| Issue 59 Contents |
It concerns WISENET that our membership, although Australia-wide, is few. Through legislative and attitudinal changes, workplaces have improved for women, but while women comprise less than a ‘critical mass’ (30%?) in science and technology (SET) there remains a need for a network like WISENET.
Of particular concern is the small proportion of those very successful women who have reached the top in SET who have joined WISENET. The Athena Project in Britain (see p. x) , which aims to push for the advancement of more women in SET, is successful, we are told, because the big guns like Professor Julia Higgins are behind it. This has not happened in Australia. The WISENET membership does include some professors and heads of research divisions and institutions, but many such women have sidestepped invitations to join.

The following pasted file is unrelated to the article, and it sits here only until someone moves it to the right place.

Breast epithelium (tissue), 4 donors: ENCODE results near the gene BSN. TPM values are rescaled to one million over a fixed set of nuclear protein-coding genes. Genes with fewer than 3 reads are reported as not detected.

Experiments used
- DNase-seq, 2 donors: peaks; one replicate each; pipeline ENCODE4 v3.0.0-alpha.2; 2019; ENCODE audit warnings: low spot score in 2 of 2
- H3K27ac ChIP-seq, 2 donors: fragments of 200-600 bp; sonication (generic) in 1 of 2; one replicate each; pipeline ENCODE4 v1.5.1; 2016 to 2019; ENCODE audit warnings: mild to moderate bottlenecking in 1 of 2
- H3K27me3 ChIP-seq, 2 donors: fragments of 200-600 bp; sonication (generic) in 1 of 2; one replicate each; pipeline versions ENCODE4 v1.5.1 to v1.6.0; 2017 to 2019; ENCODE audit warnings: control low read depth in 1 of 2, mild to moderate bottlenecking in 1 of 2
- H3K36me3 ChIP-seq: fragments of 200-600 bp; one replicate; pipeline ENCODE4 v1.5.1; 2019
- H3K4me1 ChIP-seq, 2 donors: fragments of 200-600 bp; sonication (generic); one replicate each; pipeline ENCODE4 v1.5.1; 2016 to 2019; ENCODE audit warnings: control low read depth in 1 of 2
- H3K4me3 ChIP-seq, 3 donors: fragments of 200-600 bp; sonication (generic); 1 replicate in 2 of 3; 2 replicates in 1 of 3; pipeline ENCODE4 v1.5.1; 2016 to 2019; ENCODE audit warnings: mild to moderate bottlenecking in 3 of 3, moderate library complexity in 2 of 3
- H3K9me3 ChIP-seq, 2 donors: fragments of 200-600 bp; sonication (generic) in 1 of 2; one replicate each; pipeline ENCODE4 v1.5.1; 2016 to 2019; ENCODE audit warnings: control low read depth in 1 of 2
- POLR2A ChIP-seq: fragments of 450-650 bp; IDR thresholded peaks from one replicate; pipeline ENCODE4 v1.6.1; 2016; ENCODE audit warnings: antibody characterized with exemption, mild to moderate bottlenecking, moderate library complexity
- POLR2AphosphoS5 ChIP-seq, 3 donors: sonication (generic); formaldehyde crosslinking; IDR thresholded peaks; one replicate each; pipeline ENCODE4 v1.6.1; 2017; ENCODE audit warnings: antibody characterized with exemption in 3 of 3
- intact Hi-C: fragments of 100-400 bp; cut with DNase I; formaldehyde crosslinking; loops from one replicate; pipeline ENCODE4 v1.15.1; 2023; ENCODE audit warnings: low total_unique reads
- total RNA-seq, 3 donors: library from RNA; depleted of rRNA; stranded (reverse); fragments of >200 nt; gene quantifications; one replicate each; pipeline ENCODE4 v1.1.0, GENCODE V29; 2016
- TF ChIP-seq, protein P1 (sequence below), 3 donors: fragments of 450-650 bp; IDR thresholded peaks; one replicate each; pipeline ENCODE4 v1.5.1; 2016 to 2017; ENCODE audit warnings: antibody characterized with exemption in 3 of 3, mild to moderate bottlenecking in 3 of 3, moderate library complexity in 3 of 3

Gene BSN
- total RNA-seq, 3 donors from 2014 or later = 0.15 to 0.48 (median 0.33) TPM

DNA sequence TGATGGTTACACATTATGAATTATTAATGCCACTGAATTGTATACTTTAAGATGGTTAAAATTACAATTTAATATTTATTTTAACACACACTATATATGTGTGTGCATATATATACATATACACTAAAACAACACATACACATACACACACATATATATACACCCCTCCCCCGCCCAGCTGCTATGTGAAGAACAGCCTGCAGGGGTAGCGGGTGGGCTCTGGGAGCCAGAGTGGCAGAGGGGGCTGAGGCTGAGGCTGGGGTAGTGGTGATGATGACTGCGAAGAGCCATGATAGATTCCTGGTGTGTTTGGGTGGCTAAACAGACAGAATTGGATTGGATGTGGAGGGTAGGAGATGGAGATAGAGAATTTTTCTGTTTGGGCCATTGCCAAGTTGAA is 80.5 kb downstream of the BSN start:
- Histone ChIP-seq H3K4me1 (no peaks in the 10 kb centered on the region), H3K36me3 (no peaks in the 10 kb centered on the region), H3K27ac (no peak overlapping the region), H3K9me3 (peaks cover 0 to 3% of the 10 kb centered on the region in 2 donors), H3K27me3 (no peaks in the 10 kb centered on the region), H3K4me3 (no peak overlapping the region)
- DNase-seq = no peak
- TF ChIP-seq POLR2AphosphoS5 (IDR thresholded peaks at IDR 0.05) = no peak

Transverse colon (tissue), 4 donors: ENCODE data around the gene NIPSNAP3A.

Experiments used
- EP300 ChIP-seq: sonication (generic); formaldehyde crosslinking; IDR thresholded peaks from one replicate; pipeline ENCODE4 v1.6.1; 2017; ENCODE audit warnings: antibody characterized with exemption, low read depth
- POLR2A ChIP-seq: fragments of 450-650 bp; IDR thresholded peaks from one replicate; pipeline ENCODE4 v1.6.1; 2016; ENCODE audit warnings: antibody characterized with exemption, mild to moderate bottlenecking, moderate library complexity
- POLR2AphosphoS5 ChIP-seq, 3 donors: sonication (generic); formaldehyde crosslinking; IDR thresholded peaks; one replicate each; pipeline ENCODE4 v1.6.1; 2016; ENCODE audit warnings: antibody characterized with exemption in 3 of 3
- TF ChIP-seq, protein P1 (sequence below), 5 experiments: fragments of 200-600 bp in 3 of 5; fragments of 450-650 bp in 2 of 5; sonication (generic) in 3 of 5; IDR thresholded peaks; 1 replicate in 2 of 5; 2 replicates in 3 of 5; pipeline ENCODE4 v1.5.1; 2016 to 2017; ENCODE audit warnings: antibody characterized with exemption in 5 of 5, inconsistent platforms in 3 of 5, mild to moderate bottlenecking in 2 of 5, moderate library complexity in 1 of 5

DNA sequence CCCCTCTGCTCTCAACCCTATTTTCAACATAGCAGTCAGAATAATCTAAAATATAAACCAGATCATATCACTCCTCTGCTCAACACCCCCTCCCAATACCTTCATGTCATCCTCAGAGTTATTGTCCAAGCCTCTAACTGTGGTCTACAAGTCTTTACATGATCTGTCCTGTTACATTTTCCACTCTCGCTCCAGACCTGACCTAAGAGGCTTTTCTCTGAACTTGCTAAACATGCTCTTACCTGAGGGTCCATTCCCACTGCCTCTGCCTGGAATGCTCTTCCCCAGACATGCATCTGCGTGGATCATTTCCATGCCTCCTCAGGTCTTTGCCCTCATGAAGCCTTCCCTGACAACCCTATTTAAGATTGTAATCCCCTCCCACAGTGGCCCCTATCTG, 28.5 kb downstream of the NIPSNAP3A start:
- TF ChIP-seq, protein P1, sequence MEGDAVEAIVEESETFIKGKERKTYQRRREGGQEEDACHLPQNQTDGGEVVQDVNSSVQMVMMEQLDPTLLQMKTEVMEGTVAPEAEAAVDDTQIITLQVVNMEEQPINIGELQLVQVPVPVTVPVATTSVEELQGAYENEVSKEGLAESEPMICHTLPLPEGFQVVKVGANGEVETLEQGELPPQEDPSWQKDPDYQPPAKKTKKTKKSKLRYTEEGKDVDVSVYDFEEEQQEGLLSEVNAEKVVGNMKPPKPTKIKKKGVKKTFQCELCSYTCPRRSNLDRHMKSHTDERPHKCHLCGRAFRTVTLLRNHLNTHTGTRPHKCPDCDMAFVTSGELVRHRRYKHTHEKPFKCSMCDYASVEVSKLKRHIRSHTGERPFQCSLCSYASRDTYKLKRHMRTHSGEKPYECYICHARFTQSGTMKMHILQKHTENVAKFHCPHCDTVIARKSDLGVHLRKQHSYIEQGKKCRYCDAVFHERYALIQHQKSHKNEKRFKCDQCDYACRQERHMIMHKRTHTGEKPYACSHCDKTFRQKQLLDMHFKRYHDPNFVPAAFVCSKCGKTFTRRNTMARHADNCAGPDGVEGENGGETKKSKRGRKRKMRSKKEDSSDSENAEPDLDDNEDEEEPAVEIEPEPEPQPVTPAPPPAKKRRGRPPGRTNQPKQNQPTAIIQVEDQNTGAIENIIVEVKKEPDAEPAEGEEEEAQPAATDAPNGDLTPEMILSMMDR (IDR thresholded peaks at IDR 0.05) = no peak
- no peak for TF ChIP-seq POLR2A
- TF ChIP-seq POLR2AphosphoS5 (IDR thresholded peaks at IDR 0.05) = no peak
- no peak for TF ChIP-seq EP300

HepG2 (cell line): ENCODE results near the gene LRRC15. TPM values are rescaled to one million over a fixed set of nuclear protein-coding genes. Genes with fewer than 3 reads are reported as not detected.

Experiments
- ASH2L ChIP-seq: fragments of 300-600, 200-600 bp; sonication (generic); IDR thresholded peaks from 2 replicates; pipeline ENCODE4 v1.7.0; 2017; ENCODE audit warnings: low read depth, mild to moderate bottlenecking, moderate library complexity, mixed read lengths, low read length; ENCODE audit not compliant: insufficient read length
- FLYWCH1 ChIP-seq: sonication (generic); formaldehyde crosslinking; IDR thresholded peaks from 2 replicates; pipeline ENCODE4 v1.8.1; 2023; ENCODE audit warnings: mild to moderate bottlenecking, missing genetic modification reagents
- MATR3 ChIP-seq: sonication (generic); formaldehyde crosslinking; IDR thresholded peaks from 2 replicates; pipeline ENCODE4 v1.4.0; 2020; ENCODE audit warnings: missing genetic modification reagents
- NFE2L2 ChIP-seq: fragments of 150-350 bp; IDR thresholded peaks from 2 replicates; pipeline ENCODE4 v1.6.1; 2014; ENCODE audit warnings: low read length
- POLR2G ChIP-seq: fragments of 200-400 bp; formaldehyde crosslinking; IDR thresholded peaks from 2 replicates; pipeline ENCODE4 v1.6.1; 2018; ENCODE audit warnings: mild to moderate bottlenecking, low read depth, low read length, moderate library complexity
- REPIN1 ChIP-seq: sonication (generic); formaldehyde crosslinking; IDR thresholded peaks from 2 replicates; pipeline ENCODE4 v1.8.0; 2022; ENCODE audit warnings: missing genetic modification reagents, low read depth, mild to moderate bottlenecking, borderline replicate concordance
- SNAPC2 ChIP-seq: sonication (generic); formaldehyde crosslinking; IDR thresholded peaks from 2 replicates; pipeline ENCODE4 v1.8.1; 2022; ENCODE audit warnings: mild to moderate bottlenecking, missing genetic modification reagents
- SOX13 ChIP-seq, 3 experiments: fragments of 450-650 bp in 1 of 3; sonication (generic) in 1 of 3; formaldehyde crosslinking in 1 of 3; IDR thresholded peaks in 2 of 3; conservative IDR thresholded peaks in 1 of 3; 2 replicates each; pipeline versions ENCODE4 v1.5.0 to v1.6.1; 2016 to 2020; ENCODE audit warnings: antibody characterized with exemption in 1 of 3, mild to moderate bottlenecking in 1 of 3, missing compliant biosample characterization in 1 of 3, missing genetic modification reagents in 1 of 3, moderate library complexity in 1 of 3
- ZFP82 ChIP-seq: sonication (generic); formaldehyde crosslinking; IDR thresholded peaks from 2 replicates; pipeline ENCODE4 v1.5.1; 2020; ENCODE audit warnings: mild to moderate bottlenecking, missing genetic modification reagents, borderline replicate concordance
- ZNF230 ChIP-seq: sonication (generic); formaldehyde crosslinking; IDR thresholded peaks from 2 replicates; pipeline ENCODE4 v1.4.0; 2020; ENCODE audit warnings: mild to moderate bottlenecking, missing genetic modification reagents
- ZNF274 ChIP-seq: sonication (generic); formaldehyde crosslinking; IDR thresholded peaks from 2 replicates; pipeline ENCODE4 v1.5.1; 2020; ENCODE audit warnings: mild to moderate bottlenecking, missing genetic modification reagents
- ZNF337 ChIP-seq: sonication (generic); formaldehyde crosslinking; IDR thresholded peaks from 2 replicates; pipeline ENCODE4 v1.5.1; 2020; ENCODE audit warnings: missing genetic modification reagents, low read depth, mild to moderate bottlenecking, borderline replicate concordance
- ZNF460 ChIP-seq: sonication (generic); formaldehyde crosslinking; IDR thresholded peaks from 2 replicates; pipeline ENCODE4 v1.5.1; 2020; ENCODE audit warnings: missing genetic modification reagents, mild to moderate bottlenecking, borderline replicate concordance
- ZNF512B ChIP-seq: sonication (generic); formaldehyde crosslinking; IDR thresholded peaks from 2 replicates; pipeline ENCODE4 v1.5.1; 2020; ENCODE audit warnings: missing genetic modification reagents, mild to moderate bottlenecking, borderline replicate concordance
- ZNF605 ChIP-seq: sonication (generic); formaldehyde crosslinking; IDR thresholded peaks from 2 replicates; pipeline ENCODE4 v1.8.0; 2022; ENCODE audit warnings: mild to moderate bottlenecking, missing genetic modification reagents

One distinguished woman has publicly denied the need for special consideration, arguing that if she could make it to the top on merit alone, why cannot other women? Perhaps she has been atypically fortunate. Even for very able women career paths are seldom straightforward. Biological and social responsibilities for family and future generations and some male attitudes often handicap women’s careers. Patches of discrimination, sometimes covert, remain in SET as in other workplaces, and we hear sad individual tales.
This issue contains a short contribution from Professor Emeritus Mary O’Kane, a high achiever in technology and administration, who last year resigned as vice-chancellor of the University of Adelaide. Few of us women in science and technology reach these top levels, many do not aspire to, but successful women owe it to all women, including those less successful, to join WISENET and push for an end to the glass ceiling.
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